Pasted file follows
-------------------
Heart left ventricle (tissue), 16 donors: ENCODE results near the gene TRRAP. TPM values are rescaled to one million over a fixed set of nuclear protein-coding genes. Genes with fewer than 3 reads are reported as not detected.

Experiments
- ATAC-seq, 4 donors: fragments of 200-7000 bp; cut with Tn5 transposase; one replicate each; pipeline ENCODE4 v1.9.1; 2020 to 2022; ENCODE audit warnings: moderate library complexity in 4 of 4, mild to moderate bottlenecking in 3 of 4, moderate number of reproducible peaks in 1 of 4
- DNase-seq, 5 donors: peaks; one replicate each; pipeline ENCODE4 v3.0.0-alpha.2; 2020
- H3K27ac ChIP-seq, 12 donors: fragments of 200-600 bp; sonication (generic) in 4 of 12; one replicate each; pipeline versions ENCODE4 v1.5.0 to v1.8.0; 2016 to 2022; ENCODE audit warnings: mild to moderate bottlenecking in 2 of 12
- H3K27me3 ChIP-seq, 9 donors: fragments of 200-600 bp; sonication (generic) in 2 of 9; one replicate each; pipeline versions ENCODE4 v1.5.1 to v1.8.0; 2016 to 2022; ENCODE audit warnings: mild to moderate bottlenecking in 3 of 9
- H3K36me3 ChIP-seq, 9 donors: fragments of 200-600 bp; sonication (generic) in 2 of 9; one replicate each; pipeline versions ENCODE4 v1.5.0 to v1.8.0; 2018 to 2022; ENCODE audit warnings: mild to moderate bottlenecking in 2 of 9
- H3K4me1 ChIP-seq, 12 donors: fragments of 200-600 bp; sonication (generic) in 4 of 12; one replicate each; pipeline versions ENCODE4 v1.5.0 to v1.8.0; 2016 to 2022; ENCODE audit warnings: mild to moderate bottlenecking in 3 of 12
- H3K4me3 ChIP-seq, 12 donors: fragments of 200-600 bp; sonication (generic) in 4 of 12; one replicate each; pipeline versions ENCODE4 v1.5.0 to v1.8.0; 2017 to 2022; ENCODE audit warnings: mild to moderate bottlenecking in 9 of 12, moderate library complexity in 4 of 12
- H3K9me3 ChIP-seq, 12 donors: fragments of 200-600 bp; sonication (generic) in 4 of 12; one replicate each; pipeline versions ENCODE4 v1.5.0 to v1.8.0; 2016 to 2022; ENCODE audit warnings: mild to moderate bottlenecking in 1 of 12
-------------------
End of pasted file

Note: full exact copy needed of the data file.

Heart left ventricle (tissue), 16 donors: ENCODE results near the gene TRRAP. TPM values are rescaled to one million over a fixed set of nuclear protein-coding genes. Genes with fewer than 3 reads are reported as not detected.

Experiments
- ATAC-seq, 4 donors: fragments of 200-7000 bp; cut with Tn5 transposase; one replicate each; pipeline ENCODE4 v1.9.1; 2020 to 2022; ENCODE audit warnings: moderate library complexity in 4 of 4, mild to moderate bottlenecking in 3 of 4, moderate number of reproducible peaks in 1 of 4
- DNase-seq, 5 donors: peaks; one replicate each; pipeline ENCODE4 v3.0.0-alpha.2; 2020
- H3K27ac ChIP-seq, 12 donors: fragments of 200-600 bp; sonication (generic) in 4 of 12; one replicate each; pipeline versions ENCODE4 v1.5.0 to v1.8.0; 2016 to 2022; ENCODE audit warnings: mild to moderate bottlenecking in 2 of 12
- H3K27me3 ChIP-seq, 9 donors: fragments of 200-600 bp; sonication (generic) in 2 of 9; one replicate each; pipeline versions ENCODE4 v1.5.1 to v1.8.0; 2016 to 2022; ENCODE audit warnings: mild to moderate bottlenecking in 3 of 9
- H3K36me3 ChIP-seq, 9 donors: fragments of 200-600 bp; sonication (generic) in 2 of 9; one replicate each; pipeline versions ENCODE4 v1.5.0 to v1.8.0; 2018 to 2022; ENCODE audit warnings: mild to moderate bottlenecking in 2 of 9
- H3K4me1 ChIP-seq, 12 donors: fragments of 200-600 bp; sonication (generic) in 4 of 12; one replicate each; pipeline versions ENCODE4 v1.5.0 to v1.8.0; 2016 to 2022; ENCODE audit warnings: mild to moderate bottlenecking in 3 of 12
- H3K4me3 ChIP-seq, 12 donors: fragments of 200-600 bp; sonication (generic) in 4 of 12; one replicate each; pipeline versions ENCODE4 v1.5.0 to v1.8.0; 2017 to 2022; ENCODE audit warnings: mild to moderate bottlenecking in 9 of 12, moderate library complexity in 4 of 12
- H3K9me3 ChIP-seq, 12 donors: fragments of 200-600 bp; sonication (generic) in 4 of 12; one replicate each; pipeline versions ENCODE4 v1.5.0 to v1.8.0; 2016 to 2022; ENCODE audit warnings: mild to moderate bottlenecking in 1 of 12